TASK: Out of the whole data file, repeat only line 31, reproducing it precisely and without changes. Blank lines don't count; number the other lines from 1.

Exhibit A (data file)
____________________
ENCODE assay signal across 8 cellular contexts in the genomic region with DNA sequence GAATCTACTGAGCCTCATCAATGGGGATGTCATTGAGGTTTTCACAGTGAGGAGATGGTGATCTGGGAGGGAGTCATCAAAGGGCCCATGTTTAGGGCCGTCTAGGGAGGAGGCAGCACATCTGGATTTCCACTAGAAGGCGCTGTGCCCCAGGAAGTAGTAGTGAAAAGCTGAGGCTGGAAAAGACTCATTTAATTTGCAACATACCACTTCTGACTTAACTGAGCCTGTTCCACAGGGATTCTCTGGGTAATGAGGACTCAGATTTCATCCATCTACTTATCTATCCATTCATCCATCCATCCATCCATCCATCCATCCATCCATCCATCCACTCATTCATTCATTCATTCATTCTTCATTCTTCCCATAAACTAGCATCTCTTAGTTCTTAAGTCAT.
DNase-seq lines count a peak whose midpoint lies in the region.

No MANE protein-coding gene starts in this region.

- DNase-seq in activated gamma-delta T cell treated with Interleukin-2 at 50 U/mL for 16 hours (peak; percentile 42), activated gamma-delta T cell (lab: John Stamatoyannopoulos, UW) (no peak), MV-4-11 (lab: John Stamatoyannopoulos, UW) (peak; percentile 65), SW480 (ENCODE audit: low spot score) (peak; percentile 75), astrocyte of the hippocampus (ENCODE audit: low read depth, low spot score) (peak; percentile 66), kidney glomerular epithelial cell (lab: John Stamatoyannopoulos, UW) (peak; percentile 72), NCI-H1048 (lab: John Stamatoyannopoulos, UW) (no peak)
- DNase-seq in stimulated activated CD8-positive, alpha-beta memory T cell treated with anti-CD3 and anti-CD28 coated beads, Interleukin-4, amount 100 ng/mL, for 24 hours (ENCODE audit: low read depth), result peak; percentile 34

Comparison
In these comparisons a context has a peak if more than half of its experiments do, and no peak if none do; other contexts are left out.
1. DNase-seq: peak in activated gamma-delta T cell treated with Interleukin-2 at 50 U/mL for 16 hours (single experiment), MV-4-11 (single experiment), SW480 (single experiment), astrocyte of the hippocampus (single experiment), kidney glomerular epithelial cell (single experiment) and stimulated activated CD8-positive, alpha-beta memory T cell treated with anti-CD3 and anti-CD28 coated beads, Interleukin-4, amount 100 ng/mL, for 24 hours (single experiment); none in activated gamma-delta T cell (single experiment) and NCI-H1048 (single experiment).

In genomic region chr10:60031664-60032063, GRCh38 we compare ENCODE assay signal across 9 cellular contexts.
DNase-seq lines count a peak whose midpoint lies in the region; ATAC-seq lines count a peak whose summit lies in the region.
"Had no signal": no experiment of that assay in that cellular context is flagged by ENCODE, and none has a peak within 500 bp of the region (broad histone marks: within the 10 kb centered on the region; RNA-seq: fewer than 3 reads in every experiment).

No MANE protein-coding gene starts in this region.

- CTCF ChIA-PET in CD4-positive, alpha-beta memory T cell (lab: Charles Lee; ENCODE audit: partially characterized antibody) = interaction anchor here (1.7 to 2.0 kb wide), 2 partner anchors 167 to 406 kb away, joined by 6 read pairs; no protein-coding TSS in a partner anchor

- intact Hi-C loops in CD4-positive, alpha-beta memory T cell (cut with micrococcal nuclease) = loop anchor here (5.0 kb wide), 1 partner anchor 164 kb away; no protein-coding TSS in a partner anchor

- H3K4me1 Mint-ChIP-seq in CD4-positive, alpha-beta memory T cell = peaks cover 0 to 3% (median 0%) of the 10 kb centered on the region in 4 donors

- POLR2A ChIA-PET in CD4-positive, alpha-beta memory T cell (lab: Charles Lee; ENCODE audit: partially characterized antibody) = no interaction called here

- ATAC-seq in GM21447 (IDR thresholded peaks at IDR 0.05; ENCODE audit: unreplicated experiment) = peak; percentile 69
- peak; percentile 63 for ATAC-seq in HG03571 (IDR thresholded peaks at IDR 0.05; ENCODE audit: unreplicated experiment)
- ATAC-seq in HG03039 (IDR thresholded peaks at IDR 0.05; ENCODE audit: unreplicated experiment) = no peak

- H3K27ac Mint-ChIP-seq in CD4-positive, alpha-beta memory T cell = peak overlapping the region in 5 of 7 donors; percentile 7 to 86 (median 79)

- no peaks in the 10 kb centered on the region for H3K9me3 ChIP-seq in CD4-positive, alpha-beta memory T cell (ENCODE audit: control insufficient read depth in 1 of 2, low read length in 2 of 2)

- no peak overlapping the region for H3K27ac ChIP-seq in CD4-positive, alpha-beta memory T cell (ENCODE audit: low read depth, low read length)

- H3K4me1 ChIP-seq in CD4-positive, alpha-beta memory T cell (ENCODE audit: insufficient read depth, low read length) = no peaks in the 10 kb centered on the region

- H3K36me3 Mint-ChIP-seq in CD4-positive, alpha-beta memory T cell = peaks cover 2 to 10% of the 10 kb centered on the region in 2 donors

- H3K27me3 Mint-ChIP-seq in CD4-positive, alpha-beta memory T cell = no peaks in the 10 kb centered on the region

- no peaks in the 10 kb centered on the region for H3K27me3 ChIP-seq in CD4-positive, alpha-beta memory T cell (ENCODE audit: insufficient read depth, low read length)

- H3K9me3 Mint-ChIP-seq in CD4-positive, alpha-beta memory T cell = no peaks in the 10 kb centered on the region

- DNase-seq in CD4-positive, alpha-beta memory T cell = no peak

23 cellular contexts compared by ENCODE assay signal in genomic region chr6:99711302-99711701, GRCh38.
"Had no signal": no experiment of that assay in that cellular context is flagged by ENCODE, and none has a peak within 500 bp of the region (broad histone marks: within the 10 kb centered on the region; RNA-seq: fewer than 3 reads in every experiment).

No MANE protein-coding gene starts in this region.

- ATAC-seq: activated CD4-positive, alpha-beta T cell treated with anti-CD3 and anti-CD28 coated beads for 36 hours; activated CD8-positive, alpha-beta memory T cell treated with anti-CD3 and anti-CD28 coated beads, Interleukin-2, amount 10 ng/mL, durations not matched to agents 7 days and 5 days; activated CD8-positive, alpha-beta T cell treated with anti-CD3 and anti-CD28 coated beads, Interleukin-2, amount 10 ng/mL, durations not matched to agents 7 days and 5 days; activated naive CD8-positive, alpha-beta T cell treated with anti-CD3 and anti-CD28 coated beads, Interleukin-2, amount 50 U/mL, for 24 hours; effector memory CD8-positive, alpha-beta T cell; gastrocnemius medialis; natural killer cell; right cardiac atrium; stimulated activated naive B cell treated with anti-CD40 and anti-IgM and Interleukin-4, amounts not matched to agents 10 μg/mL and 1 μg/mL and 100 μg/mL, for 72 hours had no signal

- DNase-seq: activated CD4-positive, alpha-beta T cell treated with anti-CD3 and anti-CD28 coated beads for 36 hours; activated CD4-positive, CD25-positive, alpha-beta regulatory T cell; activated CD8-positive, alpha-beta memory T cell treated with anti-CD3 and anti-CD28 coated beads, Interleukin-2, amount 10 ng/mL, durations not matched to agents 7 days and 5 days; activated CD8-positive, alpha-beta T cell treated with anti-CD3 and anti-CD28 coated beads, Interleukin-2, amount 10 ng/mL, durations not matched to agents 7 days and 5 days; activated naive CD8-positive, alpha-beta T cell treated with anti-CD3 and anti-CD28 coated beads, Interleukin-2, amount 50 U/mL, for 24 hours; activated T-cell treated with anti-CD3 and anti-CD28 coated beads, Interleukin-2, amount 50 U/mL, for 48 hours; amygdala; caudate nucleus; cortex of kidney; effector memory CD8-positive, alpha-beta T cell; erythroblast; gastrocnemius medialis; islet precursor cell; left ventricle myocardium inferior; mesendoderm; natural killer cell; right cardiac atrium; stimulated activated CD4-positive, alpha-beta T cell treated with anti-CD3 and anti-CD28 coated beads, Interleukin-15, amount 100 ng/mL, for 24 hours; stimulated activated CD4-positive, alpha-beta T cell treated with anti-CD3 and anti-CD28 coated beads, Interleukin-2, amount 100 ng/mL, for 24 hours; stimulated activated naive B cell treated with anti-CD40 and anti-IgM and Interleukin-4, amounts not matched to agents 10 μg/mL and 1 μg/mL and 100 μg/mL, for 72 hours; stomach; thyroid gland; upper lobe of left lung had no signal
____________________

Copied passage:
No MANE protein-coding gene starts in this region.